Angry powerpoints to Gettysburg

In the process of installing and setting everything up on my new computer, I see that today’s top post on the WordPress blogs is "Death by Powerpoint" on a blog called "Angry 365 days of the year" (whose author, inevitably, is called Mr Angry). I am not sure why everyone has it in for PP, and still am not after reading Mr Angry’s post and many similar. Be that as it may, here is an extract:

"You get over 7 million hits on Google for Death by PowerPoint but my favourite online resource for showing the horrible potential of PowerPoint to destroy a presentation was done by Peter Norvig.  He has constructed a PowerPoint version of one of the most famous speeches in modern history, Abraham Lincoln’s Gettysburg Address.  This devilspawn software effortlessly reduces one of the most powerful pieces of oratory ever into meaningless drivel with dot points and charts.  Much like every business presentation I’ve ever seen.  Apart from the fact the presentations in question were probably never going to be great oratory in the first place."

The PP Gettysburg sounds intriguing. Maybe I’ll go and look at it one of these days, but I’m still entranced at setting up my pristine, few-hours’-old computer. If you do go there, please drop a line in the comments to say whether it is worth a visit.

Here is a direct link to the Gettysburg PowerPoint Presentation, in case the pasted-in link above does not work.

10 thoughts on “Angry powerpoints to Gettysburg

  1. Here’s a link to an excerpt from Edward Tufte’s essay The Cognitive Style of PowerPoint: Pitching Out Corrupts Within (“. . . the popular PowerPoint templates (ready-made designs) usually weaken verbal and spatial reasoning, and almost always corrupt statistical analysis.” ) that provides some of his reasons for disliking PowerPoint:
    “PowerPoint Does Rocket Science–and Better Techniques for Technical Reports”
    This page also includes responses to the excerpt and Mr Tufte’s replies.

  2. Ah, the famous (in our house) Edward Tufte of “Visual Display of Quantitative Information”.
    I guess I would say to Mr Angry that the Gettysburg address is not a business presentation. Horses for courses. But who am I to judge?

  3. I think the hatred against PP is highly overdone. Yes, an excellent speech is better than a lousy PowerPoint Presentation. What a shock. But not everyone is good at giving presentations and PP can help a speaker keep on track and help them make all the points they need to make. And since most people are fairly poor at public speaking, this is a good thing. But if you are good enough to give the Gettysburgh Address, you can probably skip PowerPoint.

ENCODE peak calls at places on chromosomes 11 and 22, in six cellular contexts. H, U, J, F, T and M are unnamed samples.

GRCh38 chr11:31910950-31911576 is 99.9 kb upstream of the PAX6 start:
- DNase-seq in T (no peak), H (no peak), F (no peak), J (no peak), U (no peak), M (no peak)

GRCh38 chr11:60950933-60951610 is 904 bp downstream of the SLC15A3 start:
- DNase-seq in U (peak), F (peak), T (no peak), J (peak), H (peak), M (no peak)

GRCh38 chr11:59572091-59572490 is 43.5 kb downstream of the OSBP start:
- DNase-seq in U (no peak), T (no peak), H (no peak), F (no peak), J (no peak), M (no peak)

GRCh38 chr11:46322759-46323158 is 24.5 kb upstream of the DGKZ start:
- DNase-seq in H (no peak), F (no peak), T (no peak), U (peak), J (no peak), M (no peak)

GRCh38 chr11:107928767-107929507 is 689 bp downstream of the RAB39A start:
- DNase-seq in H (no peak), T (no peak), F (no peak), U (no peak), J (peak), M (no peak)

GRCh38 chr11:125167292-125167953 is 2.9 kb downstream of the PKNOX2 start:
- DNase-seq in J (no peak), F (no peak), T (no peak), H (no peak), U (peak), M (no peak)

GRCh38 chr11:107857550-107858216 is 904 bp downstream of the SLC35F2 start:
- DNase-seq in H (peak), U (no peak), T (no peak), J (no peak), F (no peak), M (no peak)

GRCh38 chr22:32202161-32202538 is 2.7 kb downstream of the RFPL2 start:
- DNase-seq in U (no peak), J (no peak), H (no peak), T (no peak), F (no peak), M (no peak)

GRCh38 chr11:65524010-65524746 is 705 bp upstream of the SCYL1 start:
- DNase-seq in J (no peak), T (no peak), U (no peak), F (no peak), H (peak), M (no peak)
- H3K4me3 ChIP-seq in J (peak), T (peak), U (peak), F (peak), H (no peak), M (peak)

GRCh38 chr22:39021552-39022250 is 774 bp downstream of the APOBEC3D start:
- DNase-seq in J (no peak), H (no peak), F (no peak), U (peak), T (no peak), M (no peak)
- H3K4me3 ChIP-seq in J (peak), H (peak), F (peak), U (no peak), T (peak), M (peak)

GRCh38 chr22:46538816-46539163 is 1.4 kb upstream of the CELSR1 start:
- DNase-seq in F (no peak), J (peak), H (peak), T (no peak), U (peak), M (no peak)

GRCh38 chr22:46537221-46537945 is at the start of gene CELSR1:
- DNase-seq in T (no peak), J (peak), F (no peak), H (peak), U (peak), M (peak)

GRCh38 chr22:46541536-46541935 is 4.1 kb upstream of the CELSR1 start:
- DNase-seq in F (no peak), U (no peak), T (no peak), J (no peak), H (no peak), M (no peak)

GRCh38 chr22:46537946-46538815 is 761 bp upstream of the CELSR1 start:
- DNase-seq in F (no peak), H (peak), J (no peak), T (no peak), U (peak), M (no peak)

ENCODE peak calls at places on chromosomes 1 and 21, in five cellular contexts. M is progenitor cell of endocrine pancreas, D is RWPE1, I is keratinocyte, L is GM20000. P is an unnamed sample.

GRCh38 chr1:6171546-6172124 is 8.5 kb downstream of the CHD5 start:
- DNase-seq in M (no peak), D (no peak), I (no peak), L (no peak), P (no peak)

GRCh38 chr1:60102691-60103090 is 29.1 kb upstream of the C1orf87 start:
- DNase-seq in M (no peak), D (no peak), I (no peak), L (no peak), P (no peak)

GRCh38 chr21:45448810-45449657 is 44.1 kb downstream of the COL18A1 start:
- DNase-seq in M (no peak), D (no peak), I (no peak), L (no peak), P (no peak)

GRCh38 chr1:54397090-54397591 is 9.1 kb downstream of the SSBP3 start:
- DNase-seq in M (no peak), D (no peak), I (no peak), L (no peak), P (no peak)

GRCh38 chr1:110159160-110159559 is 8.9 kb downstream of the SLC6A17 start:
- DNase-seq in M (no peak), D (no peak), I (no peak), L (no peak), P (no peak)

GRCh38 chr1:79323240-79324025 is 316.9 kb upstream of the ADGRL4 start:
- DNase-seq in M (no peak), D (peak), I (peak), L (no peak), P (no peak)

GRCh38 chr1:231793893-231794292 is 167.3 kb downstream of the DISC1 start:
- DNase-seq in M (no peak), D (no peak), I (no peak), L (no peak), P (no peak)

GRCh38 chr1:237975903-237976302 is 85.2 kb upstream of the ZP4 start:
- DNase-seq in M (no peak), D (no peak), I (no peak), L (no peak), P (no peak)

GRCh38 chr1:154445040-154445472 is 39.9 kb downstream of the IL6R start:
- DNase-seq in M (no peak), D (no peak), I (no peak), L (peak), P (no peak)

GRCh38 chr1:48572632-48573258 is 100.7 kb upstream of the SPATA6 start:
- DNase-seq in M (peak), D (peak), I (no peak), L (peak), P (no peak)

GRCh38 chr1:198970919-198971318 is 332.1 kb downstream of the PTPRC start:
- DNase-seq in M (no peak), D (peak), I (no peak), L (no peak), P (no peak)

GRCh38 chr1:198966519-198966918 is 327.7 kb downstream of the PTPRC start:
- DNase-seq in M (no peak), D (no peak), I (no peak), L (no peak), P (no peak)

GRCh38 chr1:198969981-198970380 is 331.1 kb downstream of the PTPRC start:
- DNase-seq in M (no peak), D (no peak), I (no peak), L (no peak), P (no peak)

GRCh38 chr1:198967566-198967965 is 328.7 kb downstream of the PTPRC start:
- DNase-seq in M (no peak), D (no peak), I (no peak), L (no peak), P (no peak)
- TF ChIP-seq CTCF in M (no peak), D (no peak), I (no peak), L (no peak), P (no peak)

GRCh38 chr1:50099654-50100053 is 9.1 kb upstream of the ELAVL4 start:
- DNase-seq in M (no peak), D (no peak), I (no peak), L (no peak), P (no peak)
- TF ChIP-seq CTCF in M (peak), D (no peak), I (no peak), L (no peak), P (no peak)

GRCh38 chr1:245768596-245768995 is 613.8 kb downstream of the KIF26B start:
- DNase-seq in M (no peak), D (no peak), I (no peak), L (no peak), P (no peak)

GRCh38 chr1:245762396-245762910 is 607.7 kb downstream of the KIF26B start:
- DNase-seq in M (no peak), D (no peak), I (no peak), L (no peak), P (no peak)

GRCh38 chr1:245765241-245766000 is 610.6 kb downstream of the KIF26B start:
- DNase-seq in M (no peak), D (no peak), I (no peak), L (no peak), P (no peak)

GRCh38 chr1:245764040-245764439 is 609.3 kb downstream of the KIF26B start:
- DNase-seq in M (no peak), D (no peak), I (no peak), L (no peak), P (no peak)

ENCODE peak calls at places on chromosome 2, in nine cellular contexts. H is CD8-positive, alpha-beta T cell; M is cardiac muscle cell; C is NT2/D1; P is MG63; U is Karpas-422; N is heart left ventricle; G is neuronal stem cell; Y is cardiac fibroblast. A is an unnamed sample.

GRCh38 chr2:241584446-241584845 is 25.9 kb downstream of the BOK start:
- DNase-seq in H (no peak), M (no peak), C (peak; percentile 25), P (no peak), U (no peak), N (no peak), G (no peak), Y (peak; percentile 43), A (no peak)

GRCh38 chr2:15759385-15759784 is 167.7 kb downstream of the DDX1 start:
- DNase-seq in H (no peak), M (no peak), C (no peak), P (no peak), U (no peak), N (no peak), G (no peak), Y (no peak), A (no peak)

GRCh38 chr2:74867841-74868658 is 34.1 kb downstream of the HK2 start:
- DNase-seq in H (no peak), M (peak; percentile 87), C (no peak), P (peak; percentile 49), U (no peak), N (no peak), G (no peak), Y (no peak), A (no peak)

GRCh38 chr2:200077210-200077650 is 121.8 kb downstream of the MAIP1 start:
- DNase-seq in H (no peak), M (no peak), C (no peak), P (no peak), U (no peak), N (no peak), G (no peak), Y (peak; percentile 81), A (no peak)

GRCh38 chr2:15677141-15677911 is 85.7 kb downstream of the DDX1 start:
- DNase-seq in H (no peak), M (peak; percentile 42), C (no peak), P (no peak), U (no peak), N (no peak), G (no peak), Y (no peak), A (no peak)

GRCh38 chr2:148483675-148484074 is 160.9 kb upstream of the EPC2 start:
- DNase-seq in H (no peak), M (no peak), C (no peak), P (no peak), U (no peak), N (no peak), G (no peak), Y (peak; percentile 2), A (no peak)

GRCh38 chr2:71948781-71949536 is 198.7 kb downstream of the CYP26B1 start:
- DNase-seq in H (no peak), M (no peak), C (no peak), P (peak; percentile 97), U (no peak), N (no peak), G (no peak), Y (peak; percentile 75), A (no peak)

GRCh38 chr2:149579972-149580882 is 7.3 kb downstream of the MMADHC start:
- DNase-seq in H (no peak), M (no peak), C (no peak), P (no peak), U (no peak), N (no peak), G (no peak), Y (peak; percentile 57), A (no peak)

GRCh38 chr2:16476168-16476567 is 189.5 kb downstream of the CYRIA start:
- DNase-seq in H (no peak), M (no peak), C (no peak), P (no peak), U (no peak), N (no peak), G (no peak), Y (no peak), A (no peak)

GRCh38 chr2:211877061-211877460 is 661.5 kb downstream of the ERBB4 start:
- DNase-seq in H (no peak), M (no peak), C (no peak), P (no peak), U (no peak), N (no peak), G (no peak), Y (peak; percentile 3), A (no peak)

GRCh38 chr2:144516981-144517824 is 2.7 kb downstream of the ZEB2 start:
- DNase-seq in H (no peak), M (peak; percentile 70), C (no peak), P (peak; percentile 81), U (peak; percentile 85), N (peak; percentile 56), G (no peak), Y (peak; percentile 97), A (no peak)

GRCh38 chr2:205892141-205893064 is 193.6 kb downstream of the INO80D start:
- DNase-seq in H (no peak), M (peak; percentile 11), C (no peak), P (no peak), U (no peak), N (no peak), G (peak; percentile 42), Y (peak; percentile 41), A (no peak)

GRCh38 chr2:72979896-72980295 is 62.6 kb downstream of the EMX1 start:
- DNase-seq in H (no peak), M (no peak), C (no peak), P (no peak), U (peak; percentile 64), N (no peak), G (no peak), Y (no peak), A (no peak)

4. I did try to make it clear that it was misuse of PP that was the problem although I was also having a bit of fun attacking the software. Some of the comments I receive are very eloquent in the way they describe their experiences but the general consensus seems to be that it’s poor use of PP that’s the problem more than PP itself.

  5. Hello Mr Angry, thank you so much for popping over. I am honoured that WordPress’s most popular blogger-for-a-day has paid a visit.
    I’ve seen some good and some bad PPts, I agree. But I hold to my views about Susan 😉

  6. My husband once had a boss who was universally loathed and since he couldn’t be bothered to assemble his own powerpoint presentation he told some underlings to do it for him. Revenge was sweet, as they say. They incorporated every visual and audio effect they could find and about 5 seconds into the presentation the place was in uproar. He always did his own presentations after that. I think powerpoint is wonderful.

  7. Good one, Clare, I will have to remember that trick. But of couse I would never dream of playing it on my own lovely boss, of course — who is in any event far more adept at PPT than I.

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